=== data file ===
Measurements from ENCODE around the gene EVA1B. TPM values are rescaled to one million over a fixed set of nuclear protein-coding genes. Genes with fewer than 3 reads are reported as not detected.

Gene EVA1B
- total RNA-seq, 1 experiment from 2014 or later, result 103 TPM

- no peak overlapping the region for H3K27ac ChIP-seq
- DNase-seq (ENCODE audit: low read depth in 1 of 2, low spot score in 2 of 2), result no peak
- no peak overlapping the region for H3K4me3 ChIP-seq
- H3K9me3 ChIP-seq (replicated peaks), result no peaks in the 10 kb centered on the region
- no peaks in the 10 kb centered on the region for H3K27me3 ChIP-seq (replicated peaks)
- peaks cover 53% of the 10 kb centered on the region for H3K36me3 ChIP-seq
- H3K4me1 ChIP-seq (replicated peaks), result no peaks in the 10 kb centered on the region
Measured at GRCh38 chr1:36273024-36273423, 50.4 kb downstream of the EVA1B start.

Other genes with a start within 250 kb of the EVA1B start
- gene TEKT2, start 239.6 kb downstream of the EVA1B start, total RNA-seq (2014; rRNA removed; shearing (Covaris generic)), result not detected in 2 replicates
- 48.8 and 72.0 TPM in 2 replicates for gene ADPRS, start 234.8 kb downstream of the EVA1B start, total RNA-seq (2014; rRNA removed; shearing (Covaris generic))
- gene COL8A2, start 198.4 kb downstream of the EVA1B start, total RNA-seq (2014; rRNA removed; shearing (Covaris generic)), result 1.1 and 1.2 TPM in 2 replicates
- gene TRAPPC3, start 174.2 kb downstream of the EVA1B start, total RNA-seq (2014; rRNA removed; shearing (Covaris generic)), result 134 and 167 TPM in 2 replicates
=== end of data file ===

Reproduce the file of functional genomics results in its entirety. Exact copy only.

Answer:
Measurements from ENCODE around the gene EVA1B. TPM values are rescaled to one million over a fixed set of nuclear protein-coding genes. Genes with fewer than 3 reads are reported as not detected.

Gene EVA1B
- total RNA-seq, 1 experiment from 2014 or later, result 103 TPM

- no peak overlapping the region for H3K27ac ChIP-seq
- DNase-seq (ENCODE audit: low read depth in 1 of 2, low spot score in 2 of 2), result no peak
- no peak overlapping the region for H3K4me3 ChIP-seq
- H3K9me3 ChIP-seq (replicated peaks), result no peaks in the 10 kb centered on the region
- no peaks in the 10 kb centered on the region for H3K27me3 ChIP-seq (replicated peaks)
- peaks cover 53% of the 10 kb centered on the region for H3K36me3 ChIP-seq
- H3K4me1 ChIP-seq (replicated peaks), result no peaks in the 10 kb centered on the region
Measured at GRCh38 chr1:36273024-36273423, 50.4 kb downstream of the EVA1B start.

Other genes with a start within 250 kb of the EVA1B start
- gene TEKT2, start 239.6 kb downstream of the EVA1B start, total RNA-seq (2014; rRNA removed; shearing (Covaris generic)), result not detected in 2 replicates
- 48.8 and 72.0 TPM in 2 replicates for gene ADPRS, start 234.8 kb downstream of the EVA1B start, total RNA-seq (2014; rRNA removed; shearing (Covaris generic))
- gene COL8A2, start 198.4 kb downstream of the EVA1B start, total RNA-seq (2014; rRNA removed; shearing (Covaris generic)), result 1.1 and 1.2 TPM in 2 replicates
- gene TRAPPC3, start 174.2 kb downstream of the EVA1B start, total RNA-seq (2014; rRNA removed; shearing (Covaris generic)), result 134 and 167 TPM in 2 replicates